Becoming Abraham Lincoln, Part 1

Published 12:01 am Wednesday, October 18, 2017

In 1858, in a public debate while running for a US Senate seat in Illinois, Abraham Lincoln said, “I am not, nor ever have been, in favor of bringing about in any way the social and political equality of the white and black races, …” or “of making voters or jurors of negroes, nor of qualifying them to hold office, nor to intermarry with white people …”

In April 1861, in a public speech in Savannah, Ga., Alexander Stephens, the newly selected Vice President of the newly established Confederate States of America, said, “Our new government is founded upon…the great truth that the negro is not equal to the white man; that slavery — subordination to the superior race — is his natural and normal condition. This, our new government, is the first, in the history of the world, based upon this great physical, philosophical, and moral truth.”

The pairing of the Yankee President and the Rebel Vice President in all their racist glory is striking. But theirs was a different age. In our times racism is still common but its explicit expression is more rare; code terms are used instead. Antebellum America didn’t have this problem with racial hypocrisy. Prejudice was overwhelmingly and openly the norm, North as well as South. Abraham Lincoln was a man of this time and this place.

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Some are shocked, though, to learn of this aspect of “the Great Emancipator,” the man almost universally considered by scholars to be the greatest president of all time. But Lincoln’s flaws will surprise no one who has read a scholarly account written in the last sixty years. And the same scholars who have detailed those flaws in countless books are the ones who proclaim his greatness. How do we square this circle?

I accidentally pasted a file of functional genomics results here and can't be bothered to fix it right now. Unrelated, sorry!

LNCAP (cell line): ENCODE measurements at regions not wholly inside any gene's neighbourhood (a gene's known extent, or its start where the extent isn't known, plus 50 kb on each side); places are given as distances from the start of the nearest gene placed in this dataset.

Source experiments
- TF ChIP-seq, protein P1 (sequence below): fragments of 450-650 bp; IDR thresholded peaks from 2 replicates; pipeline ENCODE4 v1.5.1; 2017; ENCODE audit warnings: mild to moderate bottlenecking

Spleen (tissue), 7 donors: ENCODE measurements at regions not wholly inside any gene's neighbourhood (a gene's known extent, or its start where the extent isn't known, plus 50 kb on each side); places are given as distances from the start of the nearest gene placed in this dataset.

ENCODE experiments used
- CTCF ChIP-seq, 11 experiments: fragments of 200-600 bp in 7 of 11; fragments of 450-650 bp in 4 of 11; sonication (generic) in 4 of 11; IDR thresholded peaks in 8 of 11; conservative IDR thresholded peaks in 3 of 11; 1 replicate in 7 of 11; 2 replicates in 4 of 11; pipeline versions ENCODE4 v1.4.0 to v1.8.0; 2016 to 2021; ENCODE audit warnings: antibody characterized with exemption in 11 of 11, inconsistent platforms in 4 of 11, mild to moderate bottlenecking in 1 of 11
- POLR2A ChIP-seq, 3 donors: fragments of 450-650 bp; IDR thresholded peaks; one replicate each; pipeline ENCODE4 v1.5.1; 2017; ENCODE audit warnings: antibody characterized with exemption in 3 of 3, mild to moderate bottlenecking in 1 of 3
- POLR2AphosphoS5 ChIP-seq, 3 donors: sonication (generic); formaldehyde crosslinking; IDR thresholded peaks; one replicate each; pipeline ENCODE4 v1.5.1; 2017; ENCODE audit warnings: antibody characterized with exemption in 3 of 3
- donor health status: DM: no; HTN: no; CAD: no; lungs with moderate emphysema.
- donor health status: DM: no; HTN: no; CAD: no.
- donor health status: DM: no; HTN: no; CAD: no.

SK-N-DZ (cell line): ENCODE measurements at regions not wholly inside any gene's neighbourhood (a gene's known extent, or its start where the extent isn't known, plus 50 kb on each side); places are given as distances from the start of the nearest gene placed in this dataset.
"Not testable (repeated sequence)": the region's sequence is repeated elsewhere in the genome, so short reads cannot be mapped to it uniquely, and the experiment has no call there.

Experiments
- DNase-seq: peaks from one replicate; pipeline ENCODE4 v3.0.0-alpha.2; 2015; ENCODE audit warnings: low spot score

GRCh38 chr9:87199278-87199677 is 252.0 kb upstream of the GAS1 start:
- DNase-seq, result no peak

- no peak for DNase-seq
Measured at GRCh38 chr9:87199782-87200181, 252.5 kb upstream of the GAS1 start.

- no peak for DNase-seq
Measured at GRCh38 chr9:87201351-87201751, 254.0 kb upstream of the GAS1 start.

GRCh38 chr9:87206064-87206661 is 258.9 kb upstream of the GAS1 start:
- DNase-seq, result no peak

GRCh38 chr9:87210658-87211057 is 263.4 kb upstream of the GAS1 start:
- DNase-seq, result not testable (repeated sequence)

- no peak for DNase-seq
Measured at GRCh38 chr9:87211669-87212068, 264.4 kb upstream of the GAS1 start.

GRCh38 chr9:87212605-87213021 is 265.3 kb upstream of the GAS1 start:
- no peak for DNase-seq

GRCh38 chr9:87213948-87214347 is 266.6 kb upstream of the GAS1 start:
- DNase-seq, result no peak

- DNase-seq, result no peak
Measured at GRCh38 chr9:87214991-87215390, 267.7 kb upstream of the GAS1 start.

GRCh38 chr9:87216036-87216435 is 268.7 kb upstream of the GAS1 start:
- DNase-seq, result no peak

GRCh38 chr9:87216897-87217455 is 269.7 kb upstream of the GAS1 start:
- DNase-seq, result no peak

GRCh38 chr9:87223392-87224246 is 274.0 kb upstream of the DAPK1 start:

We have to understand that, though both the Confederate Stephens and the Unionist Lincoln shared the prevalent racism of their day, there was a vast difference between them. Stephens boasted about his Confederacy’s founding tenet that blacks were not only inferior, but were “natural” slaves. Here, Lincoln disagreed. Vehemently. Though he did not consider the black man to be his equal, he did consider him to be a man — “a man but not a brother,” as he put it. And therefore, as a man, like all men (and women), his enslavement was immorally unnatural. In 1858, Lincoln did not think blacks should have government-granted political rights, like voting, but he emphatically believed they had the God-given “natural right” to life, and therefore, the right to own one’s own body, and to own the product of one’s own labor. For him, slavery was an abomination. “If slavery is not wrong, nothing is wrong,” he declared. It’s not special pleading to say that in an era when racism was the nearly unquestioned standard, Lincoln was less racist than most. And that would provide an opening to further change.

So by all means, we need to confront Lincoln’s racism. It bluntly demonstrates the depth and breadth of the elemental problem of race in our history and in our present, North as well as South. Lincoln stands as a prime example of what was wrong with America from its very founding. However, he rose above that inheritance, growing as a moral being even while holding the ego-inflating office of the Presidency. Though it would take time, he slowly came to see prejudice as a personal and societal failure rather than a success, a product of ignorance not of insight. For Lincoln, white supremacist slavery was not a destination, a problem solved, but rather a starting point, a problem to be solved.

We’ll examine this transformation in two weeks.
Jim Wiggins is a former Copiah-Lincoln Community College history instructor.